Foursquare Cuts Off ‘Girls Around Me’, The World’s Creepiest App

Hey, why not make an app that scrapes Facebook and Foursquare for the locations of nearby women and plonks them on a map for you? Make it free, but charge users for “energy” to engage in their super-stalker ways. No, this is not me having you on — Girls Around Me, an app recently pulled from the app store, is exactly this.

The New York Times decided to give some page time to the app, developed by Russia-based “O.O.O. SMS Services” (though it also appears to go by “i-Free Innovations”).

The article mentioned the app’s apparent intrusiveness, requiring not only your Facebook login to raid your profile for all sorts of information (probably to populate its own database), but it also hits up the Foursquare API for the locations of people around you. By default, it looks for women, but the app lets you switch this to men, if you like.

After the piece was published, it didn’t take long for Foursquare to get in touch with the NYT. “This is a violation of our API policy, so we’ve reached out to the developer and shut off their API access,” a spokesperson for the company told the outlet. With its functionality likely gutted by this move, i-Free voluntarily withdrew the app from the App Store — but not before clocking 70,000 downloads from the stalker elite.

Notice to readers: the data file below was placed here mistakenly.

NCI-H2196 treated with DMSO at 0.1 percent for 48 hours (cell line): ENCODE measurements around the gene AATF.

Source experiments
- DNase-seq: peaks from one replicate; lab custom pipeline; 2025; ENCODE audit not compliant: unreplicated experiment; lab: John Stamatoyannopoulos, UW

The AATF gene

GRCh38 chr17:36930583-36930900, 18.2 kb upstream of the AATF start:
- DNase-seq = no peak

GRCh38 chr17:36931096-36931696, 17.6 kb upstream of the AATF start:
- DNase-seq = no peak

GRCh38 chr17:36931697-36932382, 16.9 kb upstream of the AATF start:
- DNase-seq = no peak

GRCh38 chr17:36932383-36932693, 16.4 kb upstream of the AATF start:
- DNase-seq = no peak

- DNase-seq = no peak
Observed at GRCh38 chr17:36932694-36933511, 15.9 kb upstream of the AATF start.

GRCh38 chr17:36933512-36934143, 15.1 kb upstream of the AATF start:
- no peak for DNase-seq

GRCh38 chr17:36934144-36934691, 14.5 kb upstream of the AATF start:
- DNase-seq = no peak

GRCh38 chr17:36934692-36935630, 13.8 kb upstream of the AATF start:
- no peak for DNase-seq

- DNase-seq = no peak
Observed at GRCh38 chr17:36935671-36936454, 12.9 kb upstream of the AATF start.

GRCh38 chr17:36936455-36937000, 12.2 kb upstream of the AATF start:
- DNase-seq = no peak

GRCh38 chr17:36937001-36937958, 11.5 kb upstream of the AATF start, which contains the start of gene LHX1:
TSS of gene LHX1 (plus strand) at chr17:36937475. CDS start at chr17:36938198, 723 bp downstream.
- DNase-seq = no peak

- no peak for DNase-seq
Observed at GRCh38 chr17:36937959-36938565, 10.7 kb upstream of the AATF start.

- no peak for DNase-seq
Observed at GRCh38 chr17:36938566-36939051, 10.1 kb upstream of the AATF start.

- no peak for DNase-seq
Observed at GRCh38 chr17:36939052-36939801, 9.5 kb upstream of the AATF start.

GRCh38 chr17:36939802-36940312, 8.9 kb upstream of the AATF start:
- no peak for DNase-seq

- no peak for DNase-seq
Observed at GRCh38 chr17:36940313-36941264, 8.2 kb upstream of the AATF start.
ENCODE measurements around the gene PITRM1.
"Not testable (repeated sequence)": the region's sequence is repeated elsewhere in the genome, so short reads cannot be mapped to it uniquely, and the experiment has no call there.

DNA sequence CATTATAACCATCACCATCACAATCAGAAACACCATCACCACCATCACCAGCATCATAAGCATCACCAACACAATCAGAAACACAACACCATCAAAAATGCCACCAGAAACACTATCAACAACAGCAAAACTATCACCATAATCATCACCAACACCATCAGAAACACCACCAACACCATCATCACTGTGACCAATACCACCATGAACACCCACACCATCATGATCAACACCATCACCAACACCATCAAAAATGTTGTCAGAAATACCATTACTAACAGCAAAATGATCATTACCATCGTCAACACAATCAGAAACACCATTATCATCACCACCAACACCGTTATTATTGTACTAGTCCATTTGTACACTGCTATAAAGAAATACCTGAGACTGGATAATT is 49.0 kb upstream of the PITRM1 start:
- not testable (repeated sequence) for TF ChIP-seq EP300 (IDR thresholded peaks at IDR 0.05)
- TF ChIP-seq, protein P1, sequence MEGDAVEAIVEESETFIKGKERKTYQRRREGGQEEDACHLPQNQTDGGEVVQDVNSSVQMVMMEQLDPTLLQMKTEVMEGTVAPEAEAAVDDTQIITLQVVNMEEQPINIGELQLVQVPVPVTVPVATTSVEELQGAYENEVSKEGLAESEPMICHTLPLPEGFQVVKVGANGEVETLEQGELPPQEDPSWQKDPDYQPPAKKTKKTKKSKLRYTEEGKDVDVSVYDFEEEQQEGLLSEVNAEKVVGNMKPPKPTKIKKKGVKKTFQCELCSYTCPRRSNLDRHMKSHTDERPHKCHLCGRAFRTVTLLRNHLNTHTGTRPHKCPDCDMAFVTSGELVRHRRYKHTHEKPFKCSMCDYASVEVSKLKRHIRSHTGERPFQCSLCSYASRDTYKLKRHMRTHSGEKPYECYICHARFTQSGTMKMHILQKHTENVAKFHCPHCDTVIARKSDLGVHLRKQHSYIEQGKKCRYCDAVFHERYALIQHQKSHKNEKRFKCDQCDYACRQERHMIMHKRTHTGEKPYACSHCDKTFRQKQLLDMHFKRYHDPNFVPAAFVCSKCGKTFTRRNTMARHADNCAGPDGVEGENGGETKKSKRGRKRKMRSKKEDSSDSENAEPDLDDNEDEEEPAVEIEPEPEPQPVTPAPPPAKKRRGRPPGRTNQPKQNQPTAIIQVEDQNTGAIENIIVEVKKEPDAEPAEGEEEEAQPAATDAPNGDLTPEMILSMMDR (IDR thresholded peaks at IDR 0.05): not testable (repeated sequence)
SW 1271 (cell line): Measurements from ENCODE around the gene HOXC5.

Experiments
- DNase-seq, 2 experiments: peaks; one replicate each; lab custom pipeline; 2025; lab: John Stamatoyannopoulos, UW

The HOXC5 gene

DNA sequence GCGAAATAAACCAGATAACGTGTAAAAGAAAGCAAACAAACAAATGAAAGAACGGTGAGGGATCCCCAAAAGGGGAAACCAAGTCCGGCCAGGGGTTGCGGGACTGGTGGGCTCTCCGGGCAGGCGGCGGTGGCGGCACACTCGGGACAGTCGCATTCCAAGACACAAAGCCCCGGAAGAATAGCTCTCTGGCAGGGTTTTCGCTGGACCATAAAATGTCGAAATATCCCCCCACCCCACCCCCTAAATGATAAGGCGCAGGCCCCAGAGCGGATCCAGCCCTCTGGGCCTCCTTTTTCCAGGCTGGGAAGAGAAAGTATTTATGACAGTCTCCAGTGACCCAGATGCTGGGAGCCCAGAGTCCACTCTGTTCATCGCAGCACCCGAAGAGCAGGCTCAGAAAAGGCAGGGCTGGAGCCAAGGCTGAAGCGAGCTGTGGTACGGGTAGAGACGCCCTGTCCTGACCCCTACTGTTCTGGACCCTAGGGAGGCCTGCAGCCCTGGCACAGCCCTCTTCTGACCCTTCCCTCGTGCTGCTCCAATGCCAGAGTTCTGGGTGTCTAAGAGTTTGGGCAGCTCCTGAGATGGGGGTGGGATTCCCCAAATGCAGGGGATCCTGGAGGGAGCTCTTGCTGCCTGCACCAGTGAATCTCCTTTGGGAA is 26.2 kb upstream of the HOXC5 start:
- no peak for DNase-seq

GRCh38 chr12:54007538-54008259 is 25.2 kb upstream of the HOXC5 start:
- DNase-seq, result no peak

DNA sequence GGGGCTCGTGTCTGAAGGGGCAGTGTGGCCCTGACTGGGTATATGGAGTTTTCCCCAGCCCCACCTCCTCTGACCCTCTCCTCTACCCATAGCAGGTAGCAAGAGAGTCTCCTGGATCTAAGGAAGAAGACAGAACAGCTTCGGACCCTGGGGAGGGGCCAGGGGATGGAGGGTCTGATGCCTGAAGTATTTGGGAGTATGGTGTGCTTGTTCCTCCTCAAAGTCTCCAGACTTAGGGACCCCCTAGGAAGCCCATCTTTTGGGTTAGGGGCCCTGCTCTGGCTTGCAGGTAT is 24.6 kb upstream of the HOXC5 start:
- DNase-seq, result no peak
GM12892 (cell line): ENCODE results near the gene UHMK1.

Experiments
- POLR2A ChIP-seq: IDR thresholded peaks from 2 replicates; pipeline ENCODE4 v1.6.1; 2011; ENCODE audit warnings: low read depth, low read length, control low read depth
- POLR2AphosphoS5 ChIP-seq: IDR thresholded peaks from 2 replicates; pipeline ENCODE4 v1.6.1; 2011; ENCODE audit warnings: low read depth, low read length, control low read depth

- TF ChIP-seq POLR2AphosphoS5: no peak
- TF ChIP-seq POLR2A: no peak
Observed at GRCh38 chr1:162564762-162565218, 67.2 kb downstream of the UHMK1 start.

Talking to the Wall Stree Journal, i-Free stood by Girls Around Me:

[W]e believe it is unethical to pick a scapegoat to talk about the privacy concerns,” i-Free said. “We see this wave of negative as a serious misunderstanding of the apps’ goals, purpose, abilities and restrictions.”

As the WSJ points out, the developer makes the app’s reason for existing clear on its own website:

“Girls Around Me is the perfect complement to any pick-up strategy,” the app’s website says. “And with millions of chicks checking in daily, there’s never been a better time to be on the hunt.”

This particular snippet appears to have been removed from the site since the WSJ was published, but its legacy still appears in Google’s search results. Be on the hunt? That says it all, really.

[Wall Street Journal]

[New York Times]